In 2004, the ACLU and other opponents of tough criminal laws tried to change Three Strikes. The voters said NO. Now they are back again with Proposition 36. They couldn’t fool us last time and they won’t fool us this time.

Just like before, Proposition 36 allows dangerous criminals to get their prison sentence REDUCED and then RELEASED FROM PRISON! So who does Proposition 36 apply to?

  • Criminals so dangerous to society that a District Attorney chose to charge them with a Three Strike offense;
  • Criminals so dangerous that a Judge agreed with DA’s decision to charge;
  • Criminals so dangerous that a jury convicted them of that offense;
  • Criminals so dangerous that a Judge imposed a 25-to-life prison sentence; and
  • Criminals whose legal appeals were denied.

After all that, Proposition 36 would let those same criminals ask a DIFFERENT Judge to set them free. Worse yet, some of these criminals will be released from prison WITHOUT PAROLE OR ANY SUPERVISION!

Here’s what the Independent Legislative Analyst says about the early release of some prisoners under Proposition 36: “Some of them could be released from prison without community supervision.”

No wonder Proposition 36 is OPPOSED by California Police, Sheriff’s and law enforcement groups, including:

  • California Police Chiefs Association
  • California State Sheriff’s Association
  • California District Attorneys Association
  • Peace Officers Research Association of California
  • Los Angeles Police Protective League

What do you think these newly released hardened criminals will do once they get out of prison? We already know the answer to that: They will commit more crimes, harm or kill more innocent victims, and ultimately end up right where they are today—back in prison. All of this will cost taxpayers more than keeping them behind bars right where they belong.

No wonder Proposition 36 is opposed by victim rights groups, including:

  • Crime Victims United of California
  • Crime Victim Action Alliance
  • Citizens Against Homicide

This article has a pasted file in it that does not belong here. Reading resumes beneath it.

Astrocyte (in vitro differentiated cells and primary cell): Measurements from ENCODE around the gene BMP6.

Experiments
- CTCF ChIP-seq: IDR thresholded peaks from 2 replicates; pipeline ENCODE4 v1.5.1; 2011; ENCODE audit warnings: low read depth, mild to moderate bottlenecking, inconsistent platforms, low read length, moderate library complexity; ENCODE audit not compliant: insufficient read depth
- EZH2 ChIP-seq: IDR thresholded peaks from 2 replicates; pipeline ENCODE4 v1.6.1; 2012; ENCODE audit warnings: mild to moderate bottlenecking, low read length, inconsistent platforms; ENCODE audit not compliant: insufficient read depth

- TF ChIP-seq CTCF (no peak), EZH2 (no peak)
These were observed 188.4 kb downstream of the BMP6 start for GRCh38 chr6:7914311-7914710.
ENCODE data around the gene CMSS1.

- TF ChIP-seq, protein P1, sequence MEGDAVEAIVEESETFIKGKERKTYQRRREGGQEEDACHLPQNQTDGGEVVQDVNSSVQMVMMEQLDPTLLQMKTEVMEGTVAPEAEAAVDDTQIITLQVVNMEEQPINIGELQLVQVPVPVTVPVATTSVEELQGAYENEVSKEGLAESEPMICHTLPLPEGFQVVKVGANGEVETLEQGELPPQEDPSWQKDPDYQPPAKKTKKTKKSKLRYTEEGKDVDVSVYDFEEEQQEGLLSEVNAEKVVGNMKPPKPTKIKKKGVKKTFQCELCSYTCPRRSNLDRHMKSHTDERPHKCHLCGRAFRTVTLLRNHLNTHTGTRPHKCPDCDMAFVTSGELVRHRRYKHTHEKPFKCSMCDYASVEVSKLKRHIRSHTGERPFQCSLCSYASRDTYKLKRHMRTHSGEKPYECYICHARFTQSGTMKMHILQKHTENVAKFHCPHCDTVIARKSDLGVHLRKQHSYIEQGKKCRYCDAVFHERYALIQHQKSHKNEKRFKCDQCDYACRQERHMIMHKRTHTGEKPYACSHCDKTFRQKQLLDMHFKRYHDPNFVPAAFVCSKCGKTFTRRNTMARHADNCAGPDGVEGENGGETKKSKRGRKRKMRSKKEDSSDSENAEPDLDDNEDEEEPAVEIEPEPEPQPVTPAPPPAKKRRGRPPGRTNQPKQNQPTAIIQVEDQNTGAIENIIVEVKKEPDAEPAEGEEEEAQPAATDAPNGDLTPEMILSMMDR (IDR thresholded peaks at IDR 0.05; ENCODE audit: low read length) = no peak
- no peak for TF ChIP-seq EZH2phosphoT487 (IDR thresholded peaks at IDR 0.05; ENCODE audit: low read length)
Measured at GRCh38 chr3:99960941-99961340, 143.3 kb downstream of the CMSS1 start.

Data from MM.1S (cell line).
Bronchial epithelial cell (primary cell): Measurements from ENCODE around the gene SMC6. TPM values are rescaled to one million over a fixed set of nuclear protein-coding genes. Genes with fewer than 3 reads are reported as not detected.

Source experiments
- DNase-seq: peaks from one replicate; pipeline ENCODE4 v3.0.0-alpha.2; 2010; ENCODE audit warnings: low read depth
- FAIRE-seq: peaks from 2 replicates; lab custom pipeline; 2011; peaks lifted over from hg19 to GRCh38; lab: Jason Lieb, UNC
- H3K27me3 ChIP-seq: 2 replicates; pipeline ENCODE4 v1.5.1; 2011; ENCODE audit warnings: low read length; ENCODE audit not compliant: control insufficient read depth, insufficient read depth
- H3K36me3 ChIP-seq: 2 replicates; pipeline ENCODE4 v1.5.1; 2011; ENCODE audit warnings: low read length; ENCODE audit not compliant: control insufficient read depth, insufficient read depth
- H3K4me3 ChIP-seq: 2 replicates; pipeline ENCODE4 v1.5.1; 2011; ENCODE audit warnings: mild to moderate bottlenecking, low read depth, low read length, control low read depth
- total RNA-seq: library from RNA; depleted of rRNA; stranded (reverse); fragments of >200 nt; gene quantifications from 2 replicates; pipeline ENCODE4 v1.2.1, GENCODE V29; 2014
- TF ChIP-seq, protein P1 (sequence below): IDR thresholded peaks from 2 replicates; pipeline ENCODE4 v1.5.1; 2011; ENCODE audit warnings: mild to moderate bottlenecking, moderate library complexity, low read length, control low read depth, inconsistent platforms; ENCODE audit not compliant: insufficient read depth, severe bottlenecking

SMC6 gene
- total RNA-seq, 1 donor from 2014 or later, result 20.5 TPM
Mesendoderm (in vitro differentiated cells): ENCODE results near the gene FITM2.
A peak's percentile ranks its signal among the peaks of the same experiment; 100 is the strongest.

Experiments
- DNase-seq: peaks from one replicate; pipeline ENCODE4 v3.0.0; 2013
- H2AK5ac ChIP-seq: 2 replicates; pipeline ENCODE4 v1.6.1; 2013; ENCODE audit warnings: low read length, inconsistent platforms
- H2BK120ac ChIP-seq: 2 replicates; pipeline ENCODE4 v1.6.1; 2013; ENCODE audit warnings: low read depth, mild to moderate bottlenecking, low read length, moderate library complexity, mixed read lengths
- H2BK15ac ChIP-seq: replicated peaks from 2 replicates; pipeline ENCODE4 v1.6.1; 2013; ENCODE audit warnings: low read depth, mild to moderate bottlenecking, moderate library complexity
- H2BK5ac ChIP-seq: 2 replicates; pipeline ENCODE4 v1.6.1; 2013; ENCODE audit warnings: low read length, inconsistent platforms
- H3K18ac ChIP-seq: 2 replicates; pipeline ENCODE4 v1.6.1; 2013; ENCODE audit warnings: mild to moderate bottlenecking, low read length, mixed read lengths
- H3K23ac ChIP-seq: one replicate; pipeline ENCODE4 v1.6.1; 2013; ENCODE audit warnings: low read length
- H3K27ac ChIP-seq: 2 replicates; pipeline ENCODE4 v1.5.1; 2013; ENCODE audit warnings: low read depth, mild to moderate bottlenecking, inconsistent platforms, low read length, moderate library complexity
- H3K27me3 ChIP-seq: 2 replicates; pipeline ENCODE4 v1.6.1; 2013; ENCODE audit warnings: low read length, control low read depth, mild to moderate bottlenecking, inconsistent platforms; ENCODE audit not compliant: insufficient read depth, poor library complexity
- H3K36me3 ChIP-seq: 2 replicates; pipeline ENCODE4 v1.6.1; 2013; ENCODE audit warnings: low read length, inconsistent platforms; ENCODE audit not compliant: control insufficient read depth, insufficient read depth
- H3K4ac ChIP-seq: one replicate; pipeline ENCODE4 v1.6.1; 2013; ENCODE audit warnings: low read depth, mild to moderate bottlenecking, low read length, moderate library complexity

• Criminal Justice Legal Foundation

At the time Three Strikes was approved by the voters, some thought it might be too harsh or too costly. Voters rejected that view in 2004. But even if you believe that the Thee Strikes law should be reformed, Proposition 36 is not the answer. Any change to the sentencing laws should only apply to future crimes committed—it should not apply to criminals already behind bars—cutting their sentences short. It is simply not fair to the victims of crime to have to relive the pain of resentencing and early release of these dangerous criminals. We kindly ask you to VOTE NO ON PROPOSITION 36.

California State Sheriff’s Association

California District Attorneys Association

Crime Victims United of California

Rebuttal to Arguments Against

Don’t believe the scare tactics used by opponents of Prop. 36.

Here are the facts:

  • Prop. 36 requires that murderers, rapists, child molesters, and other dangerous criminals serve their full sentences.
  • Prop. 36 saves taxpayers hundreds of millions of dollars.
  • Prop. 36 still punishes repeat offenders of nonviolent crimes by doubling their state prison sentences.

Today, dangerous criminals are being released early from prison because jails are overcrowded with nonviolent offenders who pose no risk to the public. Prop. 36 prevents dangerous criminals from being released early. People convicted of shoplifting a pair of socks, stealing bread or baby formula don’t deserve life sentences.

Prop. 36 is supported by law enforcement leaders, including:

  • Steve Cooley, District Attorney of Los Angeles County
  • Jeffrey Rosen, District Attorney of Santa Clara County
  • George Gascon, District Attorney of San Francisco City and County
  • Charlie Beck, Chief of Police of Los Angeles

They know that Prop. 36:

  • Requires: Life sentences for dangerous criminals who commit serious and violent crimes.
  • Makes the Punishment Fit the Crime: Stop wasting valuable police and prison resources on nonviolent offenders.
  • Saves Over $100 Million Every Year.

STEVE COOLEY, District Attorney
Los Angeles County
JEFFREY F. ROSEN, District Attorney
Santa Clara County
Chief of Police of Los Angeles

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Created: December 17, 2012 13:48 PST